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July 15, 2019

Challenging Behaviour in Elderly Dementia Care: Bathing without the Bruises

Splish, Splash, Splosh – I just got Boshed!

Care assistants and caregivers consistently find that bathing is one of those flashpoints that they have in terms of conflict and combative behavior with elderly residents in care, particularly those who may be confused or distressed because of the effects of dementia.

This is one of the times that we, as a company who teach physical intervention, get called in to talk about how the staff can manage these situations. BUT the first thing we need to talk about is why the client or the resident is becoming stressful at these times?

The vast majority of the work that’s been done on this was done by a number of nursing professionals in the US who studied for well over a decade the various approaches that care assistants and caregivers have to successfully giving personal hygiene and skin care to older people in care, perhaps in situations where those people are becoming distressed.

“Bathing without a Battle” is available on Amazon and other good book stores online (see the link at the end of this article). You could go ahead and get one for your training library, and I would highly recommend that, but right now, I’m going to just go through a couple of the key ideas that that book postulates and see if we can stimulate some conversation through that.

What do you mean, WASH ? ! ? !

One of the really interesting things that this program goes into is our thoughts about what being clean really means and what bathing has meant to people down through the ages.

For example, this image of a woman who’s giving her young child a bath inside the sink, it’s probably in the bathroom of their house, but it’s the most convenient and easy way for her to get the child clean, so there you go. There she is.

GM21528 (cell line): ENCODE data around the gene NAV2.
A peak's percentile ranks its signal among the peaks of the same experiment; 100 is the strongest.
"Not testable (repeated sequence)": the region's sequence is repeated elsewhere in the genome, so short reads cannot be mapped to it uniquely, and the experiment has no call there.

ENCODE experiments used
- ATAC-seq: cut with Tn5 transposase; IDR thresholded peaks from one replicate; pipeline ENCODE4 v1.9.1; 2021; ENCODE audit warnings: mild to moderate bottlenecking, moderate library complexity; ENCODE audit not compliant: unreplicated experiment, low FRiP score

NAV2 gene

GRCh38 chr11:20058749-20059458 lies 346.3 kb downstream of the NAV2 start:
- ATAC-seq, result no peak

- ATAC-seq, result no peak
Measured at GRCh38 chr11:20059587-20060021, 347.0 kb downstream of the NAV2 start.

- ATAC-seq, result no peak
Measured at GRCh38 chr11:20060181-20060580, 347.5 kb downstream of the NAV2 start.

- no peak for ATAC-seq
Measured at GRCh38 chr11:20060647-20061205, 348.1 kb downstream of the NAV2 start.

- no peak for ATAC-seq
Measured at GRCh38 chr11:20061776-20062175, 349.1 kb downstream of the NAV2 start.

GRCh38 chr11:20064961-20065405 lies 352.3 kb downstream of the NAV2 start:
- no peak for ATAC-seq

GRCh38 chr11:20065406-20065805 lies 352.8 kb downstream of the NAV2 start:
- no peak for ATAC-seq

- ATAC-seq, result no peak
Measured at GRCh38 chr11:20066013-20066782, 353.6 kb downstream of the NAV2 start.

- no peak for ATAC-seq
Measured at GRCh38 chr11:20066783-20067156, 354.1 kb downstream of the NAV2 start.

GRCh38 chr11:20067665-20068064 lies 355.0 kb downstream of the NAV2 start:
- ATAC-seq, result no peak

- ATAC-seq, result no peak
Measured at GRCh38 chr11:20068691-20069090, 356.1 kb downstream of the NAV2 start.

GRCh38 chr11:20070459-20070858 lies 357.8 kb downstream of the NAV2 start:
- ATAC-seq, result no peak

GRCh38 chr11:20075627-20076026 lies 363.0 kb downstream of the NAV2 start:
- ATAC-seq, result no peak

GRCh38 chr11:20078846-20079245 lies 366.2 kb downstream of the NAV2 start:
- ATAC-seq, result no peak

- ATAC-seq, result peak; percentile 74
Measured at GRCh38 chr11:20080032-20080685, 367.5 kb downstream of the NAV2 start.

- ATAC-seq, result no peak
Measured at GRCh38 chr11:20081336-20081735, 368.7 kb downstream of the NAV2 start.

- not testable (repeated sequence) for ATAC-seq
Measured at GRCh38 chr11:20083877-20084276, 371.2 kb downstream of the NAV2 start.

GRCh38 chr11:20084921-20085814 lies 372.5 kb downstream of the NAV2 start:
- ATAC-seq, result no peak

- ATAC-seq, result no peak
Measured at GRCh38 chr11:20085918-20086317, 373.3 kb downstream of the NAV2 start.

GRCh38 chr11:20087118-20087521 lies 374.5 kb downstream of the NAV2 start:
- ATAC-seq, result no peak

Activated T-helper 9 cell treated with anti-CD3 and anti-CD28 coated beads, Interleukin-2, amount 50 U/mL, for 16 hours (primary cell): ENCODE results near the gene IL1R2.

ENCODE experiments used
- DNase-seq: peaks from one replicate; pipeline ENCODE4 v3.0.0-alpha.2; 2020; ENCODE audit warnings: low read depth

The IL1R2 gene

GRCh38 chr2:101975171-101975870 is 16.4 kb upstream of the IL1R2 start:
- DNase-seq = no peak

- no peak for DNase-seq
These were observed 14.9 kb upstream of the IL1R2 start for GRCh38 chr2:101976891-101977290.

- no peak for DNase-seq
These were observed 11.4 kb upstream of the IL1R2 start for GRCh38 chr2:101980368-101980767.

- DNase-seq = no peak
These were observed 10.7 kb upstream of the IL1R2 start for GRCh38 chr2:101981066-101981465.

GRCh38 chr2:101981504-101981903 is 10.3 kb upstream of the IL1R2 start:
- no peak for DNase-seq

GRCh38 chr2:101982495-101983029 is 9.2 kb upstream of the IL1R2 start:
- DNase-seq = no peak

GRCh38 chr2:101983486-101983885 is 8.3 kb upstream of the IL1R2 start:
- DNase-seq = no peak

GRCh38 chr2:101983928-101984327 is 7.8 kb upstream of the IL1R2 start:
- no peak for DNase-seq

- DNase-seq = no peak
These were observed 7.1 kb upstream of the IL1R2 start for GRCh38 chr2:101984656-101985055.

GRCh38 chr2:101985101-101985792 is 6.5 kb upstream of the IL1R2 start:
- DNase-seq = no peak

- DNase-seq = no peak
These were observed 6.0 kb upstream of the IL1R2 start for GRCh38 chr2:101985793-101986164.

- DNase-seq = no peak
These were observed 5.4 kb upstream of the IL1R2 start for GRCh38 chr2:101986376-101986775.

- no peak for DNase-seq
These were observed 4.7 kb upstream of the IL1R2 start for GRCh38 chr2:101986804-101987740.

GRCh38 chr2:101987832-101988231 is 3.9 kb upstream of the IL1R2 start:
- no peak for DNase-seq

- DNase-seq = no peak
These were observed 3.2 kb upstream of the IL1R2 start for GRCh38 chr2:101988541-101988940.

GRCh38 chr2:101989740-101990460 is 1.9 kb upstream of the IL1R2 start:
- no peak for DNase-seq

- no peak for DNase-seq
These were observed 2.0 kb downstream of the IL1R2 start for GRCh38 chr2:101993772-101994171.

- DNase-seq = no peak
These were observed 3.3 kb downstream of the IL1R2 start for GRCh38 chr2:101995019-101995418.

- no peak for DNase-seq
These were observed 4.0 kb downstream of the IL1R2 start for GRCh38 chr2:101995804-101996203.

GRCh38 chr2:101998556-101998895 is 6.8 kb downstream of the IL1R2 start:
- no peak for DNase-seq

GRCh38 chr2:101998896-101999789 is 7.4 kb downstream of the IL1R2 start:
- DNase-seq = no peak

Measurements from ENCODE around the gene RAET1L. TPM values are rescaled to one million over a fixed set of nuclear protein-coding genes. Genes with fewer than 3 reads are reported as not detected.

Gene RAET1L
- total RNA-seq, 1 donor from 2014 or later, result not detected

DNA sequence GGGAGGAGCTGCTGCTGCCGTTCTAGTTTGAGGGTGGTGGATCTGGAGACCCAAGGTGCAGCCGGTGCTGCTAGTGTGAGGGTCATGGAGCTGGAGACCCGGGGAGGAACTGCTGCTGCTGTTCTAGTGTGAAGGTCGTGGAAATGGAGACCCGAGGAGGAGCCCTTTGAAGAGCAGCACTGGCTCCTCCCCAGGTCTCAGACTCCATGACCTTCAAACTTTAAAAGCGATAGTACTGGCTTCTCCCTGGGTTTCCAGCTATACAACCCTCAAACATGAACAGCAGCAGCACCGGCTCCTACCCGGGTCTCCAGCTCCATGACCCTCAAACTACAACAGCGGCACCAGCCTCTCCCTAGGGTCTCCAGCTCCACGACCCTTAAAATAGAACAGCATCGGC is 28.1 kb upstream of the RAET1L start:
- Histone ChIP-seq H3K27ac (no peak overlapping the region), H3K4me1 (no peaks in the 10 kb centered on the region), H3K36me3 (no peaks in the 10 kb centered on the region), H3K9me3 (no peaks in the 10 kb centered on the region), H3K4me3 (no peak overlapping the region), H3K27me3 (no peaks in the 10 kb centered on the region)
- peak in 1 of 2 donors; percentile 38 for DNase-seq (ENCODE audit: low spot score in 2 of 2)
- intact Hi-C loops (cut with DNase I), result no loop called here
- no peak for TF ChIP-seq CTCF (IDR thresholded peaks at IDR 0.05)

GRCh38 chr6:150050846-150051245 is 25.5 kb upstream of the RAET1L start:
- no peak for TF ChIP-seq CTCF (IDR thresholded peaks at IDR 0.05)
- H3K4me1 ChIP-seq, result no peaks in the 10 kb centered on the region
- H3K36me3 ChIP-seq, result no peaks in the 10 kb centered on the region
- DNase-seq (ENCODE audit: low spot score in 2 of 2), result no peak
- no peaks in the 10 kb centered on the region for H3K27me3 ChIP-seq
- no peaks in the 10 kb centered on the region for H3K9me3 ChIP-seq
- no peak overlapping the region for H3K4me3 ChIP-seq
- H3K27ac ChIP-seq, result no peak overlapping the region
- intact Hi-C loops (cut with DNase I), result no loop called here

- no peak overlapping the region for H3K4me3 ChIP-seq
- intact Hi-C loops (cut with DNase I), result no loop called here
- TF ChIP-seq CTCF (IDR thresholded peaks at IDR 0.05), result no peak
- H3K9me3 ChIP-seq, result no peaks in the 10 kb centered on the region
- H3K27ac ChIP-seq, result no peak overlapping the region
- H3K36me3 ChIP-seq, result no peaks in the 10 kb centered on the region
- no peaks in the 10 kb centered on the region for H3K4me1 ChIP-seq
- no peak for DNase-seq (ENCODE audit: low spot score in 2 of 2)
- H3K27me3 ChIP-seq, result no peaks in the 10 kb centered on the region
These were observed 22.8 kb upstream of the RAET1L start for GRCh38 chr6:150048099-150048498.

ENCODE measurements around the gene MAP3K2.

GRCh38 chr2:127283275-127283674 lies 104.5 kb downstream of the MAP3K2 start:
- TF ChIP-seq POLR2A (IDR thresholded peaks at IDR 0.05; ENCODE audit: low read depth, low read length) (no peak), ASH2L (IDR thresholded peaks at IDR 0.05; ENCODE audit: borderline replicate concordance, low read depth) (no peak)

Of course, we know that for many, many years, the way that people became clean and got themselves clean was they used a big steel tub in the front room with the fire lit, and they had one amount of water poured in there and that was a ‘communal bathing experience’, so everybody shared the water! This was how most people from decades ago would have had their experience of getting clean.

It might not have been that pleasant, but perhaps that’s part of the key issue here is that we all have different experiences of what bathing means. For some of us it’s positive, and for some of it’s negative, and for some of us, we’ve never had a shower before, or our preferred method of getting clean is just with a soapy face cloth in front of the sink. That’s one of the key issues is to try and change some of the perceptions around what does clean mean, and what is the most effective way to get somebody clean, and we have to talk about those things.

We spend time in our safe caring courses talking to the staff and exploring with them what their bathing environments look like, feel like, and sound like, and we elicit some great suggestions from the staff about how they can start to improve those environments to make them more attractive. The idea here is that when an older person is asked to go to a bath, they perceive it as a spa-like experience and not as some kind of negative or aversive type of experience that they really wouldn’t want to get involved with.